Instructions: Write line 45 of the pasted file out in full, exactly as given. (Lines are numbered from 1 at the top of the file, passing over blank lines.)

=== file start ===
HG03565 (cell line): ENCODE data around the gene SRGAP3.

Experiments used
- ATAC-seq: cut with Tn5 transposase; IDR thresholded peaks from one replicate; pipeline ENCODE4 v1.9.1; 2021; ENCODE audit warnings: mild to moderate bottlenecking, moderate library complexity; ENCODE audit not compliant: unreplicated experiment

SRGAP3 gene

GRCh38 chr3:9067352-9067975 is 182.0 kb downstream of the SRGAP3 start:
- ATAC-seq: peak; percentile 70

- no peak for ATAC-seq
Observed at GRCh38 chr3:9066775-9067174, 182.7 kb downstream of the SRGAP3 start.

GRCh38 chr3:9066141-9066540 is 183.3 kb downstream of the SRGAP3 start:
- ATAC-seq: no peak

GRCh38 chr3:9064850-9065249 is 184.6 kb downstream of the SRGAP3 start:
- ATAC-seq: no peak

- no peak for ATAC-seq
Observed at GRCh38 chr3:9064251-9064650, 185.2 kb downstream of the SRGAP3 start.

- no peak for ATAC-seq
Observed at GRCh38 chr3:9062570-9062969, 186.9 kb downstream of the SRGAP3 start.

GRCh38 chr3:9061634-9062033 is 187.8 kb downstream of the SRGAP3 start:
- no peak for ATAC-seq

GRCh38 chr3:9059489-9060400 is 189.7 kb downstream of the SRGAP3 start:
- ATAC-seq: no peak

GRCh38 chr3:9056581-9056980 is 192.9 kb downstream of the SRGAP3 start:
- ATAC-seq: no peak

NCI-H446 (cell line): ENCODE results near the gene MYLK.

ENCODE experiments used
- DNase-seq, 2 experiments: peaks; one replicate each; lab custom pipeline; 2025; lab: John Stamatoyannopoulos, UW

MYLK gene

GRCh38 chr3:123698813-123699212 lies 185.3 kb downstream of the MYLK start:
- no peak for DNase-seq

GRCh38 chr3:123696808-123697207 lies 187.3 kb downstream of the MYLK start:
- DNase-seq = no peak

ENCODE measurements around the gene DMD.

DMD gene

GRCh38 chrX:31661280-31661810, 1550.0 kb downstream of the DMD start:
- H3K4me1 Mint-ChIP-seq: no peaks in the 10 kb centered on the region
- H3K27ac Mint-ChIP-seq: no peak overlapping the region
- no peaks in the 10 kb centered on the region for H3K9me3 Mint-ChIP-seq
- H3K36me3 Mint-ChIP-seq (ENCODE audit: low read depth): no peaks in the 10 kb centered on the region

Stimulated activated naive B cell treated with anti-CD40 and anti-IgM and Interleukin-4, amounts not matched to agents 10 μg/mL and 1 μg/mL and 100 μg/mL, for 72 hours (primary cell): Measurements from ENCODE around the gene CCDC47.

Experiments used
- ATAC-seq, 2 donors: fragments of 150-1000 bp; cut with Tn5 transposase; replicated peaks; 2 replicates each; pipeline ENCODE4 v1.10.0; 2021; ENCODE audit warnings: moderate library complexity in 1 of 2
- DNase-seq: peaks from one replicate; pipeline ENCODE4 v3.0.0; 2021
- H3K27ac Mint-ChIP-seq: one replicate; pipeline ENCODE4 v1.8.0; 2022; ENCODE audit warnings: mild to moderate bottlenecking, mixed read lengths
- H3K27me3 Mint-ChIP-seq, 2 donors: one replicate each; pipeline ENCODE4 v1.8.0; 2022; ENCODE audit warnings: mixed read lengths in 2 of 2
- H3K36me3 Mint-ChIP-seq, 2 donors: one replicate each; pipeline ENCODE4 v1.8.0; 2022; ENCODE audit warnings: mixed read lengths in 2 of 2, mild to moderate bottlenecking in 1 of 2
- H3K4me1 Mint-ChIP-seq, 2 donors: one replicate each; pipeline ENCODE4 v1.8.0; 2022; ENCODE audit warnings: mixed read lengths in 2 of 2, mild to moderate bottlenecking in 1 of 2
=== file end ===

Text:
- H3K4me1 Mint-ChIP-seq, 2 donors: one replicate each; pipeline ENCODE4 v1.8.0; 2022; ENCODE audit warnings: mixed read lengths in 2 of 2, mild to moderate bottlenecking in 1 of 2